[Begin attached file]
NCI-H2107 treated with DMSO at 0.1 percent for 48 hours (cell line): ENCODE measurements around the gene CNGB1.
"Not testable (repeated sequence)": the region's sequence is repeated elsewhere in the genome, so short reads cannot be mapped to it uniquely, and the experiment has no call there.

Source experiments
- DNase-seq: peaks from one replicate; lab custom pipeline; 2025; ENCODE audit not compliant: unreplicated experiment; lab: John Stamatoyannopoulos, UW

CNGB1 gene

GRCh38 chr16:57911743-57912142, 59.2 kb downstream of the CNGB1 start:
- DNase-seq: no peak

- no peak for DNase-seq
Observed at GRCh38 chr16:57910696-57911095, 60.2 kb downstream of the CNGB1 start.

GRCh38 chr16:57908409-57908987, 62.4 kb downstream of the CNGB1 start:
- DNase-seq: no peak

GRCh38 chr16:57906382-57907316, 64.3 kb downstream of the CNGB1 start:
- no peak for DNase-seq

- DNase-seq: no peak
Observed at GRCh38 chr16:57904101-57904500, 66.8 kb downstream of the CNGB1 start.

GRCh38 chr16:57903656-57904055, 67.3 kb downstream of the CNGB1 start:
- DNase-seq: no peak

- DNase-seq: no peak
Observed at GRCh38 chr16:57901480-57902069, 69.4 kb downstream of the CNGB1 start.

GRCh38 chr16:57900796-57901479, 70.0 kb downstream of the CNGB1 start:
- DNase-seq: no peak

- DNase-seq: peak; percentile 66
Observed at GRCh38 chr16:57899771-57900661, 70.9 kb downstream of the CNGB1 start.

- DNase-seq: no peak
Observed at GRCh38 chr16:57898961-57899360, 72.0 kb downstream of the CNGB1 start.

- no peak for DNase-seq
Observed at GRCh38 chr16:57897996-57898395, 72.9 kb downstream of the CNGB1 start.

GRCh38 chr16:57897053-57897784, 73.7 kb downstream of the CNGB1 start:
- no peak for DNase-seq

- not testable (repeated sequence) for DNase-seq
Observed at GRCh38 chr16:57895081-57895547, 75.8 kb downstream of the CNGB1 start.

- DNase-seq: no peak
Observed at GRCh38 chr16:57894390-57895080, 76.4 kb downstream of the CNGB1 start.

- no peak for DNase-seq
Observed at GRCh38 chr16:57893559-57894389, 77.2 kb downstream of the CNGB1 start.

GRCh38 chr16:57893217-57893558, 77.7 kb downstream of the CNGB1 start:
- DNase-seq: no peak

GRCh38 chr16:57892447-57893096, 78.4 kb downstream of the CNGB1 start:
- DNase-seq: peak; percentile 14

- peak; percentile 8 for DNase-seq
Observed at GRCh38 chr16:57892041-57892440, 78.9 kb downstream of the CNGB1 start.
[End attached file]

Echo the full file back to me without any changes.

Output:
NCI-H2107 treated with DMSO at 0.1 percent for 48 hours (cell line): ENCODE measurements around the gene CNGB1.
"Not testable (repeated sequence)": the region's sequence is repeated elsewhere in the genome, so short reads cannot be mapped to it uniquely, and the experiment has no call there.

Source experiments
- DNase-seq: peaks from one replicate; lab custom pipeline; 2025; ENCODE audit not compliant: unreplicated experiment; lab: John Stamatoyannopoulos, UW

CNGB1 gene

GRCh38 chr16:57911743-57912142, 59.2 kb downstream of the CNGB1 start:
- DNase-seq: no peak

- no peak for DNase-seq
Observed at GRCh38 chr16:57910696-57911095, 60.2 kb downstream of the CNGB1 start.

GRCh38 chr16:57908409-57908987, 62.4 kb downstream of the CNGB1 start:
- DNase-seq: no peak

GRCh38 chr16:57906382-57907316, 64.3 kb downstream of the CNGB1 start:
- no peak for DNase-seq

- DNase-seq: no peak
Observed at GRCh38 chr16:57904101-57904500, 66.8 kb downstream of the CNGB1 start.

GRCh38 chr16:57903656-57904055, 67.3 kb downstream of the CNGB1 start:
- DNase-seq: no peak

- DNase-seq: no peak
Observed at GRCh38 chr16:57901480-57902069, 69.4 kb downstream of the CNGB1 start.

GRCh38 chr16:57900796-57901479, 70.0 kb downstream of the CNGB1 start:
- DNase-seq: no peak

- DNase-seq: peak; percentile 66
Observed at GRCh38 chr16:57899771-57900661, 70.9 kb downstream of the CNGB1 start.

- DNase-seq: no peak
Observed at GRCh38 chr16:57898961-57899360, 72.0 kb downstream of the CNGB1 start.

- no peak for DNase-seq
Observed at GRCh38 chr16:57897996-57898395, 72.9 kb downstream of the CNGB1 start.

GRCh38 chr16:57897053-57897784, 73.7 kb downstream of the CNGB1 start:
- no peak for DNase-seq

- not testable (repeated sequence) for DNase-seq
Observed at GRCh38 chr16:57895081-57895547, 75.8 kb downstream of the CNGB1 start.

- DNase-seq: no peak
Observed at GRCh38 chr16:57894390-57895080, 76.4 kb downstream of the CNGB1 start.

- no peak for DNase-seq
Observed at GRCh38 chr16:57893559-57894389, 77.2 kb downstream of the CNGB1 start.

GRCh38 chr16:57893217-57893558, 77.7 kb downstream of the CNGB1 start:
- DNase-seq: no peak

GRCh38 chr16:57892447-57893096, 78.4 kb downstream of the CNGB1 start:
- DNase-seq: peak; percentile 14

- peak; percentile 8 for DNase-seq
Observed at GRCh38 chr16:57892041-57892440, 78.9 kb downstream of the CNGB1 start.